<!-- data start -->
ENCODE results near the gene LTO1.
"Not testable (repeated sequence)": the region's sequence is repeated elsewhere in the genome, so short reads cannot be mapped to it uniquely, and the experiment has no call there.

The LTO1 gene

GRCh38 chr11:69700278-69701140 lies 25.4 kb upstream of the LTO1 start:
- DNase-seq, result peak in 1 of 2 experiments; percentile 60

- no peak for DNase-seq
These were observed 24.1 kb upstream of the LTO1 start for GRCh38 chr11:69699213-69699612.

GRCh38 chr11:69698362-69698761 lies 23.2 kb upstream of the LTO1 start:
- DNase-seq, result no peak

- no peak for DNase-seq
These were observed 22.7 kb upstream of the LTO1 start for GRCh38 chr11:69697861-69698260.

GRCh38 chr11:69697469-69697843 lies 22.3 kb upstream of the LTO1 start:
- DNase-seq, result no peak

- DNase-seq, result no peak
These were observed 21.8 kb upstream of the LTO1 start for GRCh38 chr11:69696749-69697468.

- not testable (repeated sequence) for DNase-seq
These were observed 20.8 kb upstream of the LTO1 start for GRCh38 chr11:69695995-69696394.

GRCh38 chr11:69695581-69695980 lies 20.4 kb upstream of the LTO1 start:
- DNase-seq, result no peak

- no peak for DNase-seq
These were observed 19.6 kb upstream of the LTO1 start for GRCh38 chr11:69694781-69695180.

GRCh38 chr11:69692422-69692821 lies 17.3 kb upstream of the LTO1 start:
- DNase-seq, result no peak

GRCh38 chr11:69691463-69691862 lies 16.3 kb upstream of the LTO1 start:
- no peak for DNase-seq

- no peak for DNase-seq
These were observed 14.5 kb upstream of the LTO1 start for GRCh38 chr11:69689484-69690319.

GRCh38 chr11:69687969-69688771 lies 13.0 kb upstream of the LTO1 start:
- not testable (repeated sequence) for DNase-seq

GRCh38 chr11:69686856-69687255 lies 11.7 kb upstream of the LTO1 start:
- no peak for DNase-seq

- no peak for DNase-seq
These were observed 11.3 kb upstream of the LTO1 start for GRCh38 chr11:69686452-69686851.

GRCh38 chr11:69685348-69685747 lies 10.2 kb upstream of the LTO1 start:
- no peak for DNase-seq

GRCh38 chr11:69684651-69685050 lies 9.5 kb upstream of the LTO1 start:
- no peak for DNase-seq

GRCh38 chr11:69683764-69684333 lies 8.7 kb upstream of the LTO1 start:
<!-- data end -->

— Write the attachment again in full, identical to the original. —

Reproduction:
ENCODE results near the gene LTO1.
"Not testable (repeated sequence)": the region's sequence is repeated elsewhere in the genome, so short reads cannot be mapped to it uniquely, and the experiment has no call there.

The LTO1 gene

GRCh38 chr11:69700278-69701140 lies 25.4 kb upstream of the LTO1 start:
- DNase-seq, result peak in 1 of 2 experiments; percentile 60

- no peak for DNase-seq
These were observed 24.1 kb upstream of the LTO1 start for GRCh38 chr11:69699213-69699612.

GRCh38 chr11:69698362-69698761 lies 23.2 kb upstream of the LTO1 start:
- DNase-seq, result no peak

- no peak for DNase-seq
These were observed 22.7 kb upstream of the LTO1 start for GRCh38 chr11:69697861-69698260.

GRCh38 chr11:69697469-69697843 lies 22.3 kb upstream of the LTO1 start:
- DNase-seq, result no peak

- DNase-seq, result no peak
These were observed 21.8 kb upstream of the LTO1 start for GRCh38 chr11:69696749-69697468.

- not testable (repeated sequence) for DNase-seq
These were observed 20.8 kb upstream of the LTO1 start for GRCh38 chr11:69695995-69696394.

GRCh38 chr11:69695581-69695980 lies 20.4 kb upstream of the LTO1 start:
- DNase-seq, result no peak

- no peak for DNase-seq
These were observed 19.6 kb upstream of the LTO1 start for GRCh38 chr11:69694781-69695180.

GRCh38 chr11:69692422-69692821 lies 17.3 kb upstream of the LTO1 start:
- DNase-seq, result no peak

GRCh38 chr11:69691463-69691862 lies 16.3 kb upstream of the LTO1 start:
- no peak for DNase-seq

- no peak for DNase-seq
These were observed 14.5 kb upstream of the LTO1 start for GRCh38 chr11:69689484-69690319.

GRCh38 chr11:69687969-69688771 lies 13.0 kb upstream of the LTO1 start:
- not testable (repeated sequence) for DNase-seq

GRCh38 chr11:69686856-69687255 lies 11.7 kb upstream of the LTO1 start:
- no peak for DNase-seq

- no peak for DNase-seq
These were observed 11.3 kb upstream of the LTO1 start for GRCh38 chr11:69686452-69686851.

GRCh38 chr11:69685348-69685747 lies 10.2 kb upstream of the LTO1 start:
- no peak for DNase-seq

GRCh38 chr11:69684651-69685050 lies 9.5 kb upstream of the LTO1 start:
- no peak for DNase-seq

GRCh38 chr11:69683764-69684333 lies 8.7 kb upstream of the LTO1 start: